I'm Tired.

This time of year has hit differently for the last 6 years. It's like I spend 8-10 months of the year conquering everything I touch and then BOOM, everything seemingly falls apart. One thing that has changed is my cognizance of Seasonal Affective Disorder (SAD) and that I may be a person who has tried to unknowingly traverse through it without the right support and/or coping strategies.

Memories of loved one who have become ancestors, financial stress, anxiety about the state of the world, lack of sunlight--all these things and more can play a role in seasonal depression. It's exhausting--emotionally, spiritually, and physically.

According to the National Institutes of Mental Health, depression is the leading cause of disability for Americans between the ages of 15-44. We all experience moments of sadness and anxiety but depression is considered a chronic or recurrent condition that can lasts more than two weeks at a time.SAD is a type of depression that comes and goes with the seasons, usually manifesting during the fall and winter when the days are colder, darker, and shorter. For those of us who are "energy-based" beings that normally are characterized as high performing, energetic, and creative people, this season offers much lower vibrations and can create a state of sluggishness. If you are a person that can relate, below are some tips I've found on how to better cope during the cold winter months where days seem to be too short, yet last entirely too long.


Studies have shown that a lack of Vitamin D absorption during winter months can attribute to depression. We naturally get it from the sun, but when the days are cut short we may need to find new ways to get our fix. Try some or all of these things to ensure you receive adequate light:

  • Phototherapy - Purchase a light box that generates at least 10,000 lux that are SAD-safe (UV filtered). Bright light stimulates cells in the retina that connect to the hypothalamus, which is the part of the brain that helps control circadian rhythms. Activating that gland at a certain time every day can restore normalcy to that rhythm. It's recommended that place the light box at eye level, approximately two feet away from you. You should do this daily for at least 30 minutes upon waking up if possible.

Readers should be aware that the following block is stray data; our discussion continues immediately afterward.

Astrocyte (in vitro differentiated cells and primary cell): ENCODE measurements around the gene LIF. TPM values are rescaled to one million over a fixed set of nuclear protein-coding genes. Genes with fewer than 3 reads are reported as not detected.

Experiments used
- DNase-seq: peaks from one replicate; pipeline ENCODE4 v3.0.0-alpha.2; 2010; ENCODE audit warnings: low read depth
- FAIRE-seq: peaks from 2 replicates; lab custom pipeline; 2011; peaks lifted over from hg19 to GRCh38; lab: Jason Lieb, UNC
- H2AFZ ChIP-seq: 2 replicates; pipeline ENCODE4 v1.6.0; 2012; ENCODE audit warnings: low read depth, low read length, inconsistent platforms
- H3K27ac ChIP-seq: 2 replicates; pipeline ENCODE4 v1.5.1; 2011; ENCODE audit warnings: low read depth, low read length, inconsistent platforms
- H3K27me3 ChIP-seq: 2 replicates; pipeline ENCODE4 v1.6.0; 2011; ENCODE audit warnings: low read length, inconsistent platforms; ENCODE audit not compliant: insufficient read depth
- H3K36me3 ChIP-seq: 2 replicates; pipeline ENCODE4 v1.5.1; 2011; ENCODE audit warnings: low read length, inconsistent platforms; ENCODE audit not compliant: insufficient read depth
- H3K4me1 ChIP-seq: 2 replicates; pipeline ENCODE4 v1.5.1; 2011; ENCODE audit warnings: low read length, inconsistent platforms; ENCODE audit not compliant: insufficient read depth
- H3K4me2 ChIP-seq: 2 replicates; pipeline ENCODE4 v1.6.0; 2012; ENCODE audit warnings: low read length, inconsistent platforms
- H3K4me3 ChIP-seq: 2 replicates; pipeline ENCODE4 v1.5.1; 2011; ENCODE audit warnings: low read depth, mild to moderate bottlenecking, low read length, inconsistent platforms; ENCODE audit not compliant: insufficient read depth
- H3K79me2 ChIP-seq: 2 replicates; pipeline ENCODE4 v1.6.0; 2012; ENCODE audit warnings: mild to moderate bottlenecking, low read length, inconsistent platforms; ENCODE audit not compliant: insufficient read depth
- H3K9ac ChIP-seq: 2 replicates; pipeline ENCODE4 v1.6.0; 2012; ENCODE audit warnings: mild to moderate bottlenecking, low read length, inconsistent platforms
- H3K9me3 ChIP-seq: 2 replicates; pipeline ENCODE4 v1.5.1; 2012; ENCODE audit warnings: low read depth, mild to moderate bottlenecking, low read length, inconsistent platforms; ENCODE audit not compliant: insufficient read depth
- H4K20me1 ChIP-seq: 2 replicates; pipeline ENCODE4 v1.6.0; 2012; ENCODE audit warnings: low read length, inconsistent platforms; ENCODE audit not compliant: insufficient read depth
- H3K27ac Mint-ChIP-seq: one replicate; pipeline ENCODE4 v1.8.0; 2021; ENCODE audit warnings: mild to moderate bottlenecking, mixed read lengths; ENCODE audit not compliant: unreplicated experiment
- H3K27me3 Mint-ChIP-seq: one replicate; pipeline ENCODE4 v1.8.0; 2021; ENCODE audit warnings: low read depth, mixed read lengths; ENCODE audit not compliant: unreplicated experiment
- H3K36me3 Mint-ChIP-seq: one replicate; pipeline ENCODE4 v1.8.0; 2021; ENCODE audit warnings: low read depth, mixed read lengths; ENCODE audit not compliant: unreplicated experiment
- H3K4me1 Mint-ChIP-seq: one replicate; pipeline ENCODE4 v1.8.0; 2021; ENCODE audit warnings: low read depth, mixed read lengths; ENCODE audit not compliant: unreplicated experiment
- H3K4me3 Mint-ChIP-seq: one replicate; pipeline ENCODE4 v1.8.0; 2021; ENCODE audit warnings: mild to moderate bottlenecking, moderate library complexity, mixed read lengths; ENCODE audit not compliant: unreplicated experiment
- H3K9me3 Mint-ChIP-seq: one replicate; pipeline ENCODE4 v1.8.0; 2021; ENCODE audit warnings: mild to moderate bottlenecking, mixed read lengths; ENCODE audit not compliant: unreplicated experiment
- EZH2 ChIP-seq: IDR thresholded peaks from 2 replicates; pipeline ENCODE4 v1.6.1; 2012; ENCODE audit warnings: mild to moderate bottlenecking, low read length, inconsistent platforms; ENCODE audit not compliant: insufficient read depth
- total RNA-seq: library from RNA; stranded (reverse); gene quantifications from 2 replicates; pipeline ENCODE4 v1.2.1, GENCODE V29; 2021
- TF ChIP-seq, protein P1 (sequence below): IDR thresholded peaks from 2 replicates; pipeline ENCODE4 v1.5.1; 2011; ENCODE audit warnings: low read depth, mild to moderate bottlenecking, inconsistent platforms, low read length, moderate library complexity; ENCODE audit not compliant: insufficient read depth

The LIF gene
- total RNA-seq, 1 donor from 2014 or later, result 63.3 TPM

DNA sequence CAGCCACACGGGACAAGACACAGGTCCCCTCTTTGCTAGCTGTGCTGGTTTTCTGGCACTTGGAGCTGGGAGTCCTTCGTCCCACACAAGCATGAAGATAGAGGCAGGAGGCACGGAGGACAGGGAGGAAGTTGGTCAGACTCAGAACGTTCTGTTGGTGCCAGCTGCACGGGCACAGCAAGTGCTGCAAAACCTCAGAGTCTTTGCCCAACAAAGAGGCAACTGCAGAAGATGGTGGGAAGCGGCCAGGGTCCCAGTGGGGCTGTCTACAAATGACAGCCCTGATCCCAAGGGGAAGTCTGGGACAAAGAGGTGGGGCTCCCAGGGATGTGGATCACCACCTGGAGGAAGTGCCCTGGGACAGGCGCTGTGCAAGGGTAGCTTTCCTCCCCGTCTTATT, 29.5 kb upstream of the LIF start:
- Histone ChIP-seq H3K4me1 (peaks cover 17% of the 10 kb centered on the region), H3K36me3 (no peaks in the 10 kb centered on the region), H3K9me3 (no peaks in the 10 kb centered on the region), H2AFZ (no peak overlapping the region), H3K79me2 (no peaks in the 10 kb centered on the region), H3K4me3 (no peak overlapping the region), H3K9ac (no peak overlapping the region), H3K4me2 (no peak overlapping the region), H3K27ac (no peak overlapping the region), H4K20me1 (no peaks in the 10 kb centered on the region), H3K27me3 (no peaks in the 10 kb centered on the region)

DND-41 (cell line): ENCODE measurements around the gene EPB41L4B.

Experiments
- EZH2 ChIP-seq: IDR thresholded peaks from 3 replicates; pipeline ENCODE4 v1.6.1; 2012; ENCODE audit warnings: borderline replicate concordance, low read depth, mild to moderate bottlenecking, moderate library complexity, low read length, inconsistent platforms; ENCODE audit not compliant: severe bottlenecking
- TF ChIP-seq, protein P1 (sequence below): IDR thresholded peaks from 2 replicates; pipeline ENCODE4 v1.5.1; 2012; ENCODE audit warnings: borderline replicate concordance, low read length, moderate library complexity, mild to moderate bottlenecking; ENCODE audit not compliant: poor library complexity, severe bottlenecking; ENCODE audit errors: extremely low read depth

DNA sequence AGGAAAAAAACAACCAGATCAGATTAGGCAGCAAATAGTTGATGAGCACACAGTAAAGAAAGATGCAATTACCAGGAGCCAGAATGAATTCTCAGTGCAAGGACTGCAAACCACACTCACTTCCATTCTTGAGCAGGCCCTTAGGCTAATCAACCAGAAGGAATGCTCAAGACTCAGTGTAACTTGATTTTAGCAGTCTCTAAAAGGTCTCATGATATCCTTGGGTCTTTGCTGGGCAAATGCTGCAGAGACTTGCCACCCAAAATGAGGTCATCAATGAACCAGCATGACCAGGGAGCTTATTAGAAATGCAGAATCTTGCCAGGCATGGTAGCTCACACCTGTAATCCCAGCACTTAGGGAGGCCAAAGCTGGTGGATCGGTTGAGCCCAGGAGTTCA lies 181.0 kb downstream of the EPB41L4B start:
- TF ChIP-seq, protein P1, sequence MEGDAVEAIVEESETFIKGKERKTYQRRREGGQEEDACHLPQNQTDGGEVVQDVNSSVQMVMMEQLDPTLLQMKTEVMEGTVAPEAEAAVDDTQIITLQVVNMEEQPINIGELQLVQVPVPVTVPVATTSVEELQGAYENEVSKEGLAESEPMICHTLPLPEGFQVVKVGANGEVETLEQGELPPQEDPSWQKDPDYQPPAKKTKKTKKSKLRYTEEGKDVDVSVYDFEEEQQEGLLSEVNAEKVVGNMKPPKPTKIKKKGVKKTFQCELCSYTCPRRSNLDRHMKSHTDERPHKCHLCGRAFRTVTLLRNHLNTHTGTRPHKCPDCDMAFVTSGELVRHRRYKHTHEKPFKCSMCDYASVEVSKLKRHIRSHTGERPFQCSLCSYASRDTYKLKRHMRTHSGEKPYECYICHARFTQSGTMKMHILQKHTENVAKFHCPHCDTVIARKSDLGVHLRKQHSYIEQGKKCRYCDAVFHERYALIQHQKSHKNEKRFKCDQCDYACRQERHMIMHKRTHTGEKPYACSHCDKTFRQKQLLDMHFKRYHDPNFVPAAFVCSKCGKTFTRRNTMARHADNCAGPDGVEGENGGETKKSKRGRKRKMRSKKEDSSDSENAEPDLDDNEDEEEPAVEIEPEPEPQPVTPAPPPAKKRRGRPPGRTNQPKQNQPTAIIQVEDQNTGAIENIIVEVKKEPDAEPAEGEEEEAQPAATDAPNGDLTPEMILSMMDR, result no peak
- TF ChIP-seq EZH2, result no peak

• Midday Walk - Go outside and walk in the high noon sun for at least 30 minutes and soak in some natural light. If you're on your lunch break, instead of eating in the office (or in front of your laptop), put your favorite music on and make your search for food a daily break to look forward to.


Whether it be through your skin, your waste, or your mood, whatever you put in your body will surely come out. How you eat can drastically change how you feel, so these are some ways you can help deter depression orally:

  • Take Vitamin-D Supplements - You can find these at your local pharmacy and sometimes at your local grocery store. If not, feel free to order some online. Take the recommended dose daily while also increasing your exposure to daylight.
  • Less Carbs - Depression can show up in a change of eating habits that tend to lead to a higher consumption of carbohydrates and sugars. That means less bread and less processed sugars. I love a good honey bun, but if eating my feelings will only make me feel worse than it's worth considering other options.
  • Eat protein-rich foods - Some studies suggest that people with mood disorders may also have an omega-3 fatty acid deficit. You can address this by adding more salmon, mackerel, trout, flaxseed, and soybean to your diet.
  • Eat more fruits and vegetables- Well that's kinda self explanatory. Eating leafy foods can increase sustainable energy 3x more than a treat made with processed sugar. Put the donut down and grab a banana.